Among these species, there is Brevipalpus yothersi Baker that is the main vector of citrus leprosis (CL) disease (Bassanezi et al. 2019). CL severely affects the citrus industry production and has a multi-etiological viral cause (Freitas-Astúa et al. 2018). Nevertheless, citrus leprosis virus C (CiLV-C; family Kitaviridae; genus Cilevirus) and B. yothersi are the prevalent complex (virus-vector) present in citrus orchards of Latin America (Andrade et al. 2018; Bassanezi et al. 2019; Chabi-Jesus et al. 2021). Despite the importance of B. yothersi and the improvement in microscopy in the last years, studies on biology and embryological development are scarce.

Actually, embryology of the mites is difficult due to adhesion of the eggs to the substrate, and removal causes rupture due to the diminutive size, besides the impermeability of eggshell to fixatives (Thomas and Telford 1999; Laumann et al. 2010a). However, embryological development studies were successfully performed with mites from Tetranychidae and Eriophyoidea family/superfamily (Gotoh et al. 1994; Dearden et al. 2002; Chetverikov and Desnitskiy 2016) suggesting that it is possible to advance with information to the peculiar flat mites. Tetranychus urticae studies have focused embryology to phylogeny, through knowledge of genes responsible to embryo segmentation and germ-cell specification, and gene silencing studies (Dearden et al. 2002, 2003; Khila and Grbic 2007). Here, due to the current importance of the B. yothersi as biological system and viral vector, the main goal of this study was to provide information about embryonic development using light microscopy and scanning electron microscopy.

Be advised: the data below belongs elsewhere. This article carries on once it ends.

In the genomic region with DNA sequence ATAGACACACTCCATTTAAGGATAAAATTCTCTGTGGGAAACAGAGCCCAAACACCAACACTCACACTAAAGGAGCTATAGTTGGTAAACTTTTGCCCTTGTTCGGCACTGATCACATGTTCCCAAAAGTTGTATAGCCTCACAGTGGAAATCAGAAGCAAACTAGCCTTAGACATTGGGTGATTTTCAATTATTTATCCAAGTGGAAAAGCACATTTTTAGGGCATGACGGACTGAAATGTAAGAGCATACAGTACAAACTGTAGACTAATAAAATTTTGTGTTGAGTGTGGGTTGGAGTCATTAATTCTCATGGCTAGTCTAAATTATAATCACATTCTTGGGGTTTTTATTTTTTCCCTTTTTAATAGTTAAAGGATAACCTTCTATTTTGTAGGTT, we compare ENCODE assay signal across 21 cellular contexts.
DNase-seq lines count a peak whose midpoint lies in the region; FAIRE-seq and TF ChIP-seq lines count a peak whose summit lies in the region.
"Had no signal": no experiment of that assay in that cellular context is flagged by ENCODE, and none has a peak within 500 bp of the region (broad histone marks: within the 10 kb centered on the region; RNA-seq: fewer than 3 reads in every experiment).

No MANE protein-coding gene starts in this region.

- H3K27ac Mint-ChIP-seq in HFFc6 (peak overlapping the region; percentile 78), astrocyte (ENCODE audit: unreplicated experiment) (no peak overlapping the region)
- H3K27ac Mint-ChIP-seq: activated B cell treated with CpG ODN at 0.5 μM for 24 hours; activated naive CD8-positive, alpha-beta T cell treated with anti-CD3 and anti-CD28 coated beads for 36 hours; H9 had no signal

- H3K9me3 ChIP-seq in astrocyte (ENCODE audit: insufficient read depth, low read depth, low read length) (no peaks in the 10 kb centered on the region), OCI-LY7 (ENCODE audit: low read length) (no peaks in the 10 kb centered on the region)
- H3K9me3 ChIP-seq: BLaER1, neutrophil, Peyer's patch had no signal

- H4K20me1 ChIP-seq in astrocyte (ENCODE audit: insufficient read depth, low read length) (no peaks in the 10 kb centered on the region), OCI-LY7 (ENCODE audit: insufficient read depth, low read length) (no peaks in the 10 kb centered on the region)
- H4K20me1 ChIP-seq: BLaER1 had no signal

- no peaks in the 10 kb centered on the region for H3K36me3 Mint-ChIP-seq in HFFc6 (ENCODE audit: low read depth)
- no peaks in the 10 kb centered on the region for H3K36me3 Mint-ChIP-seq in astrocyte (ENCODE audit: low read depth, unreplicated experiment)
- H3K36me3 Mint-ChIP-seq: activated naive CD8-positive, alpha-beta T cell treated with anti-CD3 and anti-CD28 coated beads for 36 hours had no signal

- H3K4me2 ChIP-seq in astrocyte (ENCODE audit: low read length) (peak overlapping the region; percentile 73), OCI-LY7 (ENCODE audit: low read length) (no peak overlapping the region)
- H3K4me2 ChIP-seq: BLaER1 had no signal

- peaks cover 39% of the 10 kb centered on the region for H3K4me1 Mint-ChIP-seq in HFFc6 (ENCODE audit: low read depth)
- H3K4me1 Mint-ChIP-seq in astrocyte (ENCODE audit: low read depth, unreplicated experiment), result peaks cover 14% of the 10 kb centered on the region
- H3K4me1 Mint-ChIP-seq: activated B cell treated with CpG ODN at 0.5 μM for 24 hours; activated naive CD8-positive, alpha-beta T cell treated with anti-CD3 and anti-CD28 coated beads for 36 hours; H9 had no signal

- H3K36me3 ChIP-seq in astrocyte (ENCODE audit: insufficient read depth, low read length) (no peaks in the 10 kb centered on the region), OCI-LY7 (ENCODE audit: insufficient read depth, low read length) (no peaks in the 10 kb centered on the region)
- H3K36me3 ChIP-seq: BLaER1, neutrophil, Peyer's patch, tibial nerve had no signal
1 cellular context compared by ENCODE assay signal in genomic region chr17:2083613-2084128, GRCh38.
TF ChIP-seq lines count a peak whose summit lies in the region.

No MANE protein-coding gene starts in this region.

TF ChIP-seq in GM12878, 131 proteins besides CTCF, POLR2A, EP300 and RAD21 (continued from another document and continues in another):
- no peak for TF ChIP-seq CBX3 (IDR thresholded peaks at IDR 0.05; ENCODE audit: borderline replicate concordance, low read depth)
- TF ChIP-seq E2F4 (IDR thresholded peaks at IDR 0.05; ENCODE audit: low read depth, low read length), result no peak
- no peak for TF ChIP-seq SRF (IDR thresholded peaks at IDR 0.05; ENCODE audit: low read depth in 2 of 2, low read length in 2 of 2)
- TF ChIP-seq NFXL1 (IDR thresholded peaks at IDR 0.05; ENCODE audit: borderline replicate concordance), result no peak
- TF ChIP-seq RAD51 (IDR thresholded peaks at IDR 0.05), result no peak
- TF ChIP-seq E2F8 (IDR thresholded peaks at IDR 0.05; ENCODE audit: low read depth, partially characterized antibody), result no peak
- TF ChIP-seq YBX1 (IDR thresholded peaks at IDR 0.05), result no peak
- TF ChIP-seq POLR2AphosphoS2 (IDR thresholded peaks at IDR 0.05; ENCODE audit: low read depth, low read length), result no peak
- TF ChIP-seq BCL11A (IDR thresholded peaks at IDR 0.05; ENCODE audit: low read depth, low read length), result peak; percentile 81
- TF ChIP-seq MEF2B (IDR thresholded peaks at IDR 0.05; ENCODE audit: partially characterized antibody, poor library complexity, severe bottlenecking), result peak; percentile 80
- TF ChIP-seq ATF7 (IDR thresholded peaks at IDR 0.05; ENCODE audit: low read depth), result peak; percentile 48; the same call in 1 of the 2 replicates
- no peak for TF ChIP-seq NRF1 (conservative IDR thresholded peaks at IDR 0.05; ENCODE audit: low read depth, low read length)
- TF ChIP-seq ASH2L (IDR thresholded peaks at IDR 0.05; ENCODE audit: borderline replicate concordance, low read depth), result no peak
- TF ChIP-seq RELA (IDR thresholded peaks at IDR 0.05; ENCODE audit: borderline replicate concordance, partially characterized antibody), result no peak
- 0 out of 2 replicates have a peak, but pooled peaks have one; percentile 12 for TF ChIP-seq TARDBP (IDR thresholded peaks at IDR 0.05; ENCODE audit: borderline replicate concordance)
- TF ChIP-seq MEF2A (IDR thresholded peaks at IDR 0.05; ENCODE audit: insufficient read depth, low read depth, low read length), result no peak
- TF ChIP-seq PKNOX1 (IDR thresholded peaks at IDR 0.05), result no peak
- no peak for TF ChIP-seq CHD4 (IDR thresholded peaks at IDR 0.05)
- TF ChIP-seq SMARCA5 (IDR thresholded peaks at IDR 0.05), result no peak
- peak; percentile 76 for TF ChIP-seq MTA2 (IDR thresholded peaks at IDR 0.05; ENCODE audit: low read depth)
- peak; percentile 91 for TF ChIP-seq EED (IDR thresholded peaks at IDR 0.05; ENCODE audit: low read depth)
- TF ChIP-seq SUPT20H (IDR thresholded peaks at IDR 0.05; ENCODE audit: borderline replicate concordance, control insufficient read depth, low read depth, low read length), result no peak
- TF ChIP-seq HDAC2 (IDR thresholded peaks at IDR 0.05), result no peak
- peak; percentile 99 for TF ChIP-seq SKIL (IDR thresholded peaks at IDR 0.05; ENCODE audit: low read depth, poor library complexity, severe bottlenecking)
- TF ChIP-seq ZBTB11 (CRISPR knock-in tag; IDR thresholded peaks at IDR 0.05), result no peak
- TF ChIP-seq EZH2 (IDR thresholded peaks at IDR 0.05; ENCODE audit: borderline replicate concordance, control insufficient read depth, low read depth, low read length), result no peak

Adult females of B. yothersi isoline were transferred from orange fruits to arenas mounted on square Petri dishes (120 x 120 mm) containing jack bean leaves [Canavalia ensiformis (L.) DC] surrounded by moistened cotton. These arenas were observed hourly using the stereoscopic microscope, looking for the oviposition to collect the eggs and maintained under temperature 25 °C ± 5 °C and relative humidity 60% ± 10%. To observe the early stages of the development, freshly laid eggs were transferred to microscope slides containing one drop of mineral oil (liquid paraffin) and observed for seven hours. Embryos older than 20 hours after oviposition were immersed in Hoyer's medium on the microscope slide. These samples were examined in a Leica DM750 light microscope (LM) (Leica Microsystems, Co., Wetzlar, Germany).